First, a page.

This chapter is especially important because it discusses hypermobility between the cities and rural areas, particularly the mobility of the young. Dankertsen compares urban-born Sámi youth to those who have migrated to cities for education, work, and settlement, noting that “while previous generations often hid their identities, many young Sámi of today have a very different perspective. They live in a time when there is more space for being Sámi, when more and more people are proud of being Sámi, and they demand their right to be Sámi in an urban environment” (p. 142). The author argues that since identities are not static but are constantly in the making, the youth are able to create their own urban Sámi identities.
In Chapter Four, Urban Indigenous Organizing and Institution-Building in Norway and Russia: By and For Whom? the authors Mikkel Berg-Nordlie, Anna Andersen, and Astri Dankertsen highlight the Sámi’s capacity to create their own urban spaces—spaces where culture can be practiced and passed on to the youth, and where a majority of the Sámi can congregate and become a unified voice in speaking to the majority’s power in their states. Though many spaces are mentioned, NGOs and cultural houses are the central focus in this chapter. The author argues that these spaces have the capacity to be all-inclusive by catering to the many ways and dynamics of being Sámi and, at the same time, can create a collective voice.
Chris Andersen, in Chapter Five, moves readers from the specific experiences of the Sámi to the global stage. Sámi Urbanization in the Global Currents of Indigenous Urbanization is an exposition on the global process of urbanization sweeping across the whole world. Andersen states that, “The world has never been more urbanized than it is in 2021. The United Nations (UN) reports that roughly 55 percent of the world’s total population reside in urban locales, compared to only 30 percent in 1950. This proportion is expected to grow to nearly 70 percent by 2050” (p. 222). He argues that this phenomenon is inclusive of Indigenous peoples, and he compares Indigenous populations within the global context of other ethnicities.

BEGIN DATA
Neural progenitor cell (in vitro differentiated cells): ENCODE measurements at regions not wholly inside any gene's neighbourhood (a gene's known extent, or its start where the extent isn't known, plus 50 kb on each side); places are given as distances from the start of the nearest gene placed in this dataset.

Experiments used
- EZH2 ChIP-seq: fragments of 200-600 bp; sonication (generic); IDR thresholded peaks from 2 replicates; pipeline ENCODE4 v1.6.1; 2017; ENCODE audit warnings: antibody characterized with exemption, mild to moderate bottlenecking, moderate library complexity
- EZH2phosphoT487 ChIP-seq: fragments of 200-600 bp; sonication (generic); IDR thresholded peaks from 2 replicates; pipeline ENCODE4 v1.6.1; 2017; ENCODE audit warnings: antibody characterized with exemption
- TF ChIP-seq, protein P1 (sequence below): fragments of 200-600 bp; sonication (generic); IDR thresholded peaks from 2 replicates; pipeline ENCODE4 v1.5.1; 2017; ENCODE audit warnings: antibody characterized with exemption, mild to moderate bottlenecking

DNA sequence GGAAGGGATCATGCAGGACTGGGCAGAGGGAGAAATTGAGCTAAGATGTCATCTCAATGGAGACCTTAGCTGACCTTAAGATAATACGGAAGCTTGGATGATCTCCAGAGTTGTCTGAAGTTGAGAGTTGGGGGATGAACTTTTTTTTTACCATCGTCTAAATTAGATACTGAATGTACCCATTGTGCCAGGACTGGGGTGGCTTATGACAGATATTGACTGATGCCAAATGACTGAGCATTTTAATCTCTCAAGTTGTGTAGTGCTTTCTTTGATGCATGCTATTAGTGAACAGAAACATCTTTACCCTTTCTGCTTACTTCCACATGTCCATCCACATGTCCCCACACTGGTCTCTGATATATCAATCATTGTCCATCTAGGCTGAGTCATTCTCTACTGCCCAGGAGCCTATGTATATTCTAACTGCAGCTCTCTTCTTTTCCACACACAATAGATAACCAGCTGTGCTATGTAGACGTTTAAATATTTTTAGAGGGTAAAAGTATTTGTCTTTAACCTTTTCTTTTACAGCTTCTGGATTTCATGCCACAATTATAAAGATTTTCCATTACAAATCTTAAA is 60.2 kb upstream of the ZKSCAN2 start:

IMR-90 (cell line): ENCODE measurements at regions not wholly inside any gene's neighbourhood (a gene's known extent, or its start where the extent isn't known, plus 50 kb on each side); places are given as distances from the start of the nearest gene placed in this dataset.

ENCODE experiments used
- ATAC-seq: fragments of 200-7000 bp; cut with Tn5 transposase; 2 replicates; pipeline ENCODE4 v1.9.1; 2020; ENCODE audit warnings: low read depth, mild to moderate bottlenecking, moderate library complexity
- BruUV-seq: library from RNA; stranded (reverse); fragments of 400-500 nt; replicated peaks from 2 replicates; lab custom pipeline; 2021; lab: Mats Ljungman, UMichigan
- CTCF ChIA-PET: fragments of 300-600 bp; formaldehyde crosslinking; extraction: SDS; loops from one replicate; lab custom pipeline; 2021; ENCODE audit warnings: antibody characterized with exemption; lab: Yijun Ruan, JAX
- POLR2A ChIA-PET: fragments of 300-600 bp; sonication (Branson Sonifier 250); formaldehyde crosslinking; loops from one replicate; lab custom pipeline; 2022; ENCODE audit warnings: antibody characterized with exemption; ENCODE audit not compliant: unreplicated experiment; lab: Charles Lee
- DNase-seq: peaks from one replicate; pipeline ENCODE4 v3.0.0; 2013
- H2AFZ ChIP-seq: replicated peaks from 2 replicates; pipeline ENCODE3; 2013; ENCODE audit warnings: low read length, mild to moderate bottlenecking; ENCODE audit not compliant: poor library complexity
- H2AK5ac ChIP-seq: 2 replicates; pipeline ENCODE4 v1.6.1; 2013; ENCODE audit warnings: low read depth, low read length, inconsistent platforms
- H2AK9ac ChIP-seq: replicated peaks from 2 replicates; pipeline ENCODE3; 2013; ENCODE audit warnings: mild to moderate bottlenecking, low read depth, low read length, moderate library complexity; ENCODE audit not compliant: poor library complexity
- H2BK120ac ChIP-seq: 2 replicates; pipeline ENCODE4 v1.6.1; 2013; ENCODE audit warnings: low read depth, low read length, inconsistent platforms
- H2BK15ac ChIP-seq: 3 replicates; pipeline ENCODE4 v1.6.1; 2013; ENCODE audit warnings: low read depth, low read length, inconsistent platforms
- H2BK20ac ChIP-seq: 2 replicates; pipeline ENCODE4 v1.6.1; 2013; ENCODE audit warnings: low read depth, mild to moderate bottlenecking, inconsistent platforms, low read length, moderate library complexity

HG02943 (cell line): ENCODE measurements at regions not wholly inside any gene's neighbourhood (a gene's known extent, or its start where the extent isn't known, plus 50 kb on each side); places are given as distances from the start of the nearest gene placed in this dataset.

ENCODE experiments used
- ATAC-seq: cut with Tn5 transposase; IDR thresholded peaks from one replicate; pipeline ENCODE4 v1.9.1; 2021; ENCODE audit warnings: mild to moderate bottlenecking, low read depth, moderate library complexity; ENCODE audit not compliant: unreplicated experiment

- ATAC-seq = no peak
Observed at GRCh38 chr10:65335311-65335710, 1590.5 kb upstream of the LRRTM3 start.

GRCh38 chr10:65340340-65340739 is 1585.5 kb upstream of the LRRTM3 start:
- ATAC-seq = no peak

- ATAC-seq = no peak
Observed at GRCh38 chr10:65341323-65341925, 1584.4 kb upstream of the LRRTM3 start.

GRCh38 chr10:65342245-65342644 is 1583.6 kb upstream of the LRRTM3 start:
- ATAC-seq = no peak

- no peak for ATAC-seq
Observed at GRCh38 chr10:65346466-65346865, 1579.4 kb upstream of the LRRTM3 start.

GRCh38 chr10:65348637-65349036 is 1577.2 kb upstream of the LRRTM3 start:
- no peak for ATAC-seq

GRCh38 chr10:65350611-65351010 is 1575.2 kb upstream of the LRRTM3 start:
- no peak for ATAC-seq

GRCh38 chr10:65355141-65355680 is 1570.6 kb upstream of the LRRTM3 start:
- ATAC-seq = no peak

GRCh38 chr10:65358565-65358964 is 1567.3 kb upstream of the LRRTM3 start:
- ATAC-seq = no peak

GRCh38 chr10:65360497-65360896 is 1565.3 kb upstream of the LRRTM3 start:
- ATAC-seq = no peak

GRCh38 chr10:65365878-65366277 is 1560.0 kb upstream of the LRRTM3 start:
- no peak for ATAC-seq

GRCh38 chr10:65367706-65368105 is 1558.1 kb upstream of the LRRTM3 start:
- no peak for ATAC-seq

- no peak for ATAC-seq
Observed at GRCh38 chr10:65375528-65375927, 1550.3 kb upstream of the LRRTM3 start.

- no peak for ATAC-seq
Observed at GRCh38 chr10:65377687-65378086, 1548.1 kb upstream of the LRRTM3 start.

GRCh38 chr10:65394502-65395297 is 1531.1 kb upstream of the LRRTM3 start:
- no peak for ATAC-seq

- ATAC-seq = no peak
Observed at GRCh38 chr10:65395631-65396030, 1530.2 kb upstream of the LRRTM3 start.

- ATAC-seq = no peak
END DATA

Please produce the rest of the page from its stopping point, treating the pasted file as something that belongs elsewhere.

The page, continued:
As stated previously, this book is very timely and speaks to the many experiences of Indigenous people around the world who are leading urban lives while performing indigeneity. They are revitalizing and reconstituting their culture and keeping the urban-rural connection, even as external and internal factors continue to shape and reshape their identities. The book will benefit researchers in the areas of cultural anthropology, Indigenous studies, history, global studies, race and ethnicity, urban studies, and globalization studies.
Serah Shani is an associate professor at Mercy College in New York, in the Department of Social and Behavioral Sciences. She is also author of Indigenous Elites in Africa: The Case of Kenya’s Maasai and African Immigrant Families in the United States: Transnational Lives and Schooling. Dr. Shani is currently working on her third book project, based on an ongoing research project among the Indigenous Maasai people of Kenya, funded by a grant from the John Templeton Foundation.
© 2023 Serah Shani